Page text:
Depression glass although mass produced was designed and marketed in many beautiful art deco designs of the period. Many of the pieces were etched to make the piece more appealing even though it was made to be used each day.
Each company marketed dishes along patterns to make the item appealing and to encourage the consumer to purchase their companies dishes or glasses. Just like the sale of fine china, Depression glass companies issued various types of styles and designs. Consumers were encouraged to purchase a specific pattern sold by the company and then to work on completing the set.
In 1929 MacBeth-Evans manufactured one of their important sets entitled "The Thistle" pattern. The "Thistle" pattern was produced in four different colours and a set was complete at seven pieces. The pieces were a luncheon plate, large bowl, grill plate, small bowl, cup, saucer and cake plate. The "Thistle" as the name implies was a floral design. The set was only sold in stores for two years. From 1920-1939 many Depression glass patterned sets were marketed and sold. Some were on the market for many years and others for a very short time.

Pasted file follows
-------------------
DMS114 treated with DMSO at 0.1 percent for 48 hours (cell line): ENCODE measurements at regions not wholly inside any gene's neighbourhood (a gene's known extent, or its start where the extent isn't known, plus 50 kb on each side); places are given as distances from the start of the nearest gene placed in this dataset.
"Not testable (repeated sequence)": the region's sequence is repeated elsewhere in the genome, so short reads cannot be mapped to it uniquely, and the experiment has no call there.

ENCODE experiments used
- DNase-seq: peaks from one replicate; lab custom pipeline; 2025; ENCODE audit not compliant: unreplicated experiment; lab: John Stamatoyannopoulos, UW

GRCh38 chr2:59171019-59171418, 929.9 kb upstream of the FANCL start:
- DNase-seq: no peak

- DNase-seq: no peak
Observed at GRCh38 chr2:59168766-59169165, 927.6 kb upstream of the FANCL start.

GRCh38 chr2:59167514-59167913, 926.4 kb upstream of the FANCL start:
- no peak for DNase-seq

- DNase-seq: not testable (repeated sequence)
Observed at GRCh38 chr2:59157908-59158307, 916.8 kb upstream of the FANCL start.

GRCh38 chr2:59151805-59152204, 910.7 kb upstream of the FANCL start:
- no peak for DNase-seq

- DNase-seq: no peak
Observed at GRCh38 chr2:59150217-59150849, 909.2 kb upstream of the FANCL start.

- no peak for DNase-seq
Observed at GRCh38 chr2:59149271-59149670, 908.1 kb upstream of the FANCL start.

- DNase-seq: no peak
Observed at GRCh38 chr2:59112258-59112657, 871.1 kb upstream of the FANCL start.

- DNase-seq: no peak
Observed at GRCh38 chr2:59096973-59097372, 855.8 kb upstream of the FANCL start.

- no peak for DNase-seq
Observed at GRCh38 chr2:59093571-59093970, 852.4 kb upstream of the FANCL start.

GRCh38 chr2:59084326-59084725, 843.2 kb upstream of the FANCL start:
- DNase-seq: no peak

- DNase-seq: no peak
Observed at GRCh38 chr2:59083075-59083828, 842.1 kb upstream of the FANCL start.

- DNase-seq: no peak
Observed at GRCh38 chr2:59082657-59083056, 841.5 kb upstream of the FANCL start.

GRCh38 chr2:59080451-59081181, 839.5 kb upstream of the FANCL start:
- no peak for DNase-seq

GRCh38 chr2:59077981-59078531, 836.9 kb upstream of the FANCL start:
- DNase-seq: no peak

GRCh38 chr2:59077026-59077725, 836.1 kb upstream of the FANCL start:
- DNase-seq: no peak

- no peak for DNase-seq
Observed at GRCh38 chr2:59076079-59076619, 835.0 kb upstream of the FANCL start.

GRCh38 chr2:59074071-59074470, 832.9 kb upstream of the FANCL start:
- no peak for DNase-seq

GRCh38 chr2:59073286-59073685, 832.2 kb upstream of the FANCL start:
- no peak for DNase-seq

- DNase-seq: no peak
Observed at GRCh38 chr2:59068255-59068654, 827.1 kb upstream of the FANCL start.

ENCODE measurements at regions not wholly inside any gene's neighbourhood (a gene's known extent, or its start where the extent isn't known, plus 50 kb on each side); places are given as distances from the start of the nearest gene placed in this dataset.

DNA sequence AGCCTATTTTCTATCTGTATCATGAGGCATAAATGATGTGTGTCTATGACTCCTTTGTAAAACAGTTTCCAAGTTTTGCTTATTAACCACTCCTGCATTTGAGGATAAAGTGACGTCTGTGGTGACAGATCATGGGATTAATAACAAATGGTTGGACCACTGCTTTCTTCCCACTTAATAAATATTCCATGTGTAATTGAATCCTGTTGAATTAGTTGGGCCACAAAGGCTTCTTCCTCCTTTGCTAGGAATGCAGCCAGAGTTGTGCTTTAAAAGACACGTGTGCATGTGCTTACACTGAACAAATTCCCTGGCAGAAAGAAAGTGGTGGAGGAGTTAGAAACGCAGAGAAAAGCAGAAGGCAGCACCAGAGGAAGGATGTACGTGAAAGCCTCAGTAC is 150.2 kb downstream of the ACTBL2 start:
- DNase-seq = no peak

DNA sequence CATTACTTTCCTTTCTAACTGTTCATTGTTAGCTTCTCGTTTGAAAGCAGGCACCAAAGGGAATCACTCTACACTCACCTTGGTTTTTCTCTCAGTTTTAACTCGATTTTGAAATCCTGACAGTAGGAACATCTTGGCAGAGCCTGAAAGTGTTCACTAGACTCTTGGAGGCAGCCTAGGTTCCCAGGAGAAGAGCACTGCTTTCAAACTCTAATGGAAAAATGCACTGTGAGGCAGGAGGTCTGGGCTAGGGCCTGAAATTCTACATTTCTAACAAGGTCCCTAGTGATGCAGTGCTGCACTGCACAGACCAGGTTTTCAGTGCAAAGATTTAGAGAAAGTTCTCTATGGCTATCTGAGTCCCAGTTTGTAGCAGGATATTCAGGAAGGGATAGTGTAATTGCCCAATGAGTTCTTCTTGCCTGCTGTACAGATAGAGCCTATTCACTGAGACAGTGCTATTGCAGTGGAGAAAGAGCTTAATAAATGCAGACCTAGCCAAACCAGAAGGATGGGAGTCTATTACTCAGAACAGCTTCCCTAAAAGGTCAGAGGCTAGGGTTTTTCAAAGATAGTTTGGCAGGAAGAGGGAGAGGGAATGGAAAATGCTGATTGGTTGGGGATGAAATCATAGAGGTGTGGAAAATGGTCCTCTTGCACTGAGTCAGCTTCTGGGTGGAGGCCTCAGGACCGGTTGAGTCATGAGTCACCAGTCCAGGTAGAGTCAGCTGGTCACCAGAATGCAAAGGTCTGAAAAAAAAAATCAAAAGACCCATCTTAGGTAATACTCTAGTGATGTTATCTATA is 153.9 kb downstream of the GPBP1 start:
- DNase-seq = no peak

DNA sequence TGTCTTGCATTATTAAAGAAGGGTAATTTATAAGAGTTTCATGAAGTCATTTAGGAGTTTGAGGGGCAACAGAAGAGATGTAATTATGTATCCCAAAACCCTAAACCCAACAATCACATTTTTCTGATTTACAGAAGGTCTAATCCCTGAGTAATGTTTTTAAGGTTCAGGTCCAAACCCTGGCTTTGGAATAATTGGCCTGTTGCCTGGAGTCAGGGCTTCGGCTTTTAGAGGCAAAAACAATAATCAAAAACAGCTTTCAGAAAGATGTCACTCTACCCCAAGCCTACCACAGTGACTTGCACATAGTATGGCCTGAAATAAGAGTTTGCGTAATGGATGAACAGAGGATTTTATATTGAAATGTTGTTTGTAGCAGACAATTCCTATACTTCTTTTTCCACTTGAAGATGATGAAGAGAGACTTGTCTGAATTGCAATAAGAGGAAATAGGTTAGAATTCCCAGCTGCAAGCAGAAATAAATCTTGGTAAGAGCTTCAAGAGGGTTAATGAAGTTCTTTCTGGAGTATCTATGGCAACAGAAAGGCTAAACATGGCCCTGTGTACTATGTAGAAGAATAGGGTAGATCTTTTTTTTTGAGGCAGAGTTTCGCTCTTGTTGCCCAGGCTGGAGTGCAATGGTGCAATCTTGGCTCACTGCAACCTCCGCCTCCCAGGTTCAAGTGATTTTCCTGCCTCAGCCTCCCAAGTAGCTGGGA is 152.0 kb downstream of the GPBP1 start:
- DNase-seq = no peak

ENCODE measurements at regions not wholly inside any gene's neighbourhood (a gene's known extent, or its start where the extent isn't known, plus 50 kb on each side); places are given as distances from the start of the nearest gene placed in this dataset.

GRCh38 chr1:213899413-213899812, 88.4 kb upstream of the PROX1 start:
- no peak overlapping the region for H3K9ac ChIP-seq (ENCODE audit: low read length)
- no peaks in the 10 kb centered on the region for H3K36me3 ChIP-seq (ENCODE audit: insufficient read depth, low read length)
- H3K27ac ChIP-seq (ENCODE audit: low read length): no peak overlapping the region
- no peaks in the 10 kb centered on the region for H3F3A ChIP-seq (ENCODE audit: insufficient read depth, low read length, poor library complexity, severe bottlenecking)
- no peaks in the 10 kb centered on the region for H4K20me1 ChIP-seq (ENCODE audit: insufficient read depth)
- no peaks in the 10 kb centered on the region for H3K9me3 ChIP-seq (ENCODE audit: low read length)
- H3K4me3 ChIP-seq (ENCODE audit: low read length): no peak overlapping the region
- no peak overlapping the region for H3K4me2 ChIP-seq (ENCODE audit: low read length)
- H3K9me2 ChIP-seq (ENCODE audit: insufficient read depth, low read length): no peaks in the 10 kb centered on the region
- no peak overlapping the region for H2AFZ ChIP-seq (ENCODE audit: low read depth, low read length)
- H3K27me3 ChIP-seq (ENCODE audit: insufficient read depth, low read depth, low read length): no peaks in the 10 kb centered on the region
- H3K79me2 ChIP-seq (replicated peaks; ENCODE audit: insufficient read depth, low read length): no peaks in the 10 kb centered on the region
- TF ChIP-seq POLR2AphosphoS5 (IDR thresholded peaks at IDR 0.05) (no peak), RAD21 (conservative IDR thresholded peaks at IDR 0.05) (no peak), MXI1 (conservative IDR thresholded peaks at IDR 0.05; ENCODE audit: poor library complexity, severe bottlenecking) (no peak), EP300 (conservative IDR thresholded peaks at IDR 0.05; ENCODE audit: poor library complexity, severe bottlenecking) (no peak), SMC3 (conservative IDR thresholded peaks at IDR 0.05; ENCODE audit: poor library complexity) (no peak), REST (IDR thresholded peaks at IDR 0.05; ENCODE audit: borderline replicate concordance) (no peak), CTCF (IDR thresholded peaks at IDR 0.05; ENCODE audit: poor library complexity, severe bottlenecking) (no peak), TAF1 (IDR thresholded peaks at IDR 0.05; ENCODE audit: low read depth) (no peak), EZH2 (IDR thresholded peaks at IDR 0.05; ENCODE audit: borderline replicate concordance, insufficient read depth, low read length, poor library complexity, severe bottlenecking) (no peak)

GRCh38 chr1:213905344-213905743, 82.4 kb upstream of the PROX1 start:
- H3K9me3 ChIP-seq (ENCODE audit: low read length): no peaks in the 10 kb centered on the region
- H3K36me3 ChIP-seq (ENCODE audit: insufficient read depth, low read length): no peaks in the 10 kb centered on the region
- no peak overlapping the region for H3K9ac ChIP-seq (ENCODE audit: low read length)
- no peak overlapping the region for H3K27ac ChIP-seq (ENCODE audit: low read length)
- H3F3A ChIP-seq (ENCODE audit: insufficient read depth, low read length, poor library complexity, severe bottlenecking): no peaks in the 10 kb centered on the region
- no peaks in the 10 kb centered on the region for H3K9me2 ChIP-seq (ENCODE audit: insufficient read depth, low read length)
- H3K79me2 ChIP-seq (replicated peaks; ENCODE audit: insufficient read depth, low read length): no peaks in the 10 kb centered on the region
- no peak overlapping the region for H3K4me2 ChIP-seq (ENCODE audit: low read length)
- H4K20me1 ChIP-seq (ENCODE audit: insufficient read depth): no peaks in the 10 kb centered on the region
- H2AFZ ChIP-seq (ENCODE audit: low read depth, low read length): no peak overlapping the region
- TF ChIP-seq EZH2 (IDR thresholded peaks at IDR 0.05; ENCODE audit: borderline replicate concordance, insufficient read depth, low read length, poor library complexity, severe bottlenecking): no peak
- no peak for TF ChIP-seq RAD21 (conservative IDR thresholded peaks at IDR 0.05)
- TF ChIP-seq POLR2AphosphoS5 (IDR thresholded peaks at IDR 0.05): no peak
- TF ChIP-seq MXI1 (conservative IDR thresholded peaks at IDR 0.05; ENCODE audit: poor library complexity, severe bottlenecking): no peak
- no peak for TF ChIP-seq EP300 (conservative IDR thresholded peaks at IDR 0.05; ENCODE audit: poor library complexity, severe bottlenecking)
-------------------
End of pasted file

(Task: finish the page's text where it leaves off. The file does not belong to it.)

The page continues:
In the first period (1925-1929) the various companies issued twenty-three different patterns. In the first period pattern sets were usually sold for five years. Many of the patterns were manufactured in three or four different colours and in some cases popular patterns were expanded into six, seven or eight different colours.
The Jeanette Glass Company in the 1920’s became a leader in the new area of Depression glass. In 1924 the company had been described as "One of the most completely automatic factories in the United States." In 1928 Jeanette introduced the "Iris" an Art Nouveau pattern in three colours. The colours were crystal, pink and green. It continued to be produced for over five years and became one of the most popular of the period. The "Iris" pattern is a very large one with over forty pieces in a complete set with many styles of bowls, stemware, and decorative pieces for the home.